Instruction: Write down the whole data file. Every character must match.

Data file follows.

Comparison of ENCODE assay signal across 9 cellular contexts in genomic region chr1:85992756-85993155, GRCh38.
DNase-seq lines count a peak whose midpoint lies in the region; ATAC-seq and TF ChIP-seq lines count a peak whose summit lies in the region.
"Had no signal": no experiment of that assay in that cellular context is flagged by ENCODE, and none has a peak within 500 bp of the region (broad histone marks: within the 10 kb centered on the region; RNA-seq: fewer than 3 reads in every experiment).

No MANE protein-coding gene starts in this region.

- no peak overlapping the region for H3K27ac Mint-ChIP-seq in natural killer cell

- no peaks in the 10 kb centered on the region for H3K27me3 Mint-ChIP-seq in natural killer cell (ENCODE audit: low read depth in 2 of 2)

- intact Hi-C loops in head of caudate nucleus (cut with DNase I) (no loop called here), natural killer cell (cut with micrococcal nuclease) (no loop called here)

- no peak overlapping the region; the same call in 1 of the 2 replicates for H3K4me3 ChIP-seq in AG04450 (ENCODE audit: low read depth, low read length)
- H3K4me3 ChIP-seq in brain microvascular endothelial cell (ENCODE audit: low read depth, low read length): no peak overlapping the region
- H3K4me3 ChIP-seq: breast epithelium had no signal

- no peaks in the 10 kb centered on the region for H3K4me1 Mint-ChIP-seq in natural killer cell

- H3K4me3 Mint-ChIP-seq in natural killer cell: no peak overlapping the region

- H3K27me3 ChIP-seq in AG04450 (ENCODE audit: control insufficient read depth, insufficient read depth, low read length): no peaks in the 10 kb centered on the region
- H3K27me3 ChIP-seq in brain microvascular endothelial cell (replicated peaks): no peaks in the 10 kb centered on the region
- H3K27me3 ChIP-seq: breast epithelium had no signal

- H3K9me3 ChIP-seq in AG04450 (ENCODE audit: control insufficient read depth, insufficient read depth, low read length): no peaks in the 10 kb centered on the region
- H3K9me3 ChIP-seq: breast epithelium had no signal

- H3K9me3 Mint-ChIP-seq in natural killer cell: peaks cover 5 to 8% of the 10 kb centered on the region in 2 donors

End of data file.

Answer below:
Comparison of ENCODE assay signal across 9 cellular contexts in genomic region chr1:85992756-85993155, GRCh38.
DNase-seq lines count a peak whose midpoint lies in the region; ATAC-seq and TF ChIP-seq lines count a peak whose summit lies in the region.
"Had no signal": no experiment of that assay in that cellular context is flagged by ENCODE, and none has a peak within 500 bp of the region (broad histone marks: within the 10 kb centered on the region; RNA-seq: fewer than 3 reads in every experiment).

No MANE protein-coding gene starts in this region.

- no peak overlapping the region for H3K27ac Mint-ChIP-seq in natural killer cell

- no peaks in the 10 kb centered on the region for H3K27me3 Mint-ChIP-seq in natural killer cell (ENCODE audit: low read depth in 2 of 2)

- intact Hi-C loops in head of caudate nucleus (cut with DNase I) (no loop called here), natural killer cell (cut with micrococcal nuclease) (no loop called here)

- no peak overlapping the region; the same call in 1 of the 2 replicates for H3K4me3 ChIP-seq in AG04450 (ENCODE audit: low read depth, low read length)
- H3K4me3 ChIP-seq in brain microvascular endothelial cell (ENCODE audit: low read depth, low read length): no peak overlapping the region
- H3K4me3 ChIP-seq: breast epithelium had no signal

- no peaks in the 10 kb centered on the region for H3K4me1 Mint-ChIP-seq in natural killer cell

- H3K4me3 Mint-ChIP-seq in natural killer cell: no peak overlapping the region

- H3K27me3 ChIP-seq in AG04450 (ENCODE audit: control insufficient read depth, insufficient read depth, low read length): no peaks in the 10 kb centered on the region
- H3K27me3 ChIP-seq in brain microvascular endothelial cell (replicated peaks): no peaks in the 10 kb centered on the region
- H3K27me3 ChIP-seq: breast epithelium had no signal

- H3K9me3 ChIP-seq in AG04450 (ENCODE audit: control insufficient read depth, insufficient read depth, low read length): no peaks in the 10 kb centered on the region
- H3K9me3 ChIP-seq: breast epithelium had no signal

- H3K9me3 Mint-ChIP-seq in natural killer cell: peaks cover 5 to 8% of the 10 kb centered on the region in 2 donors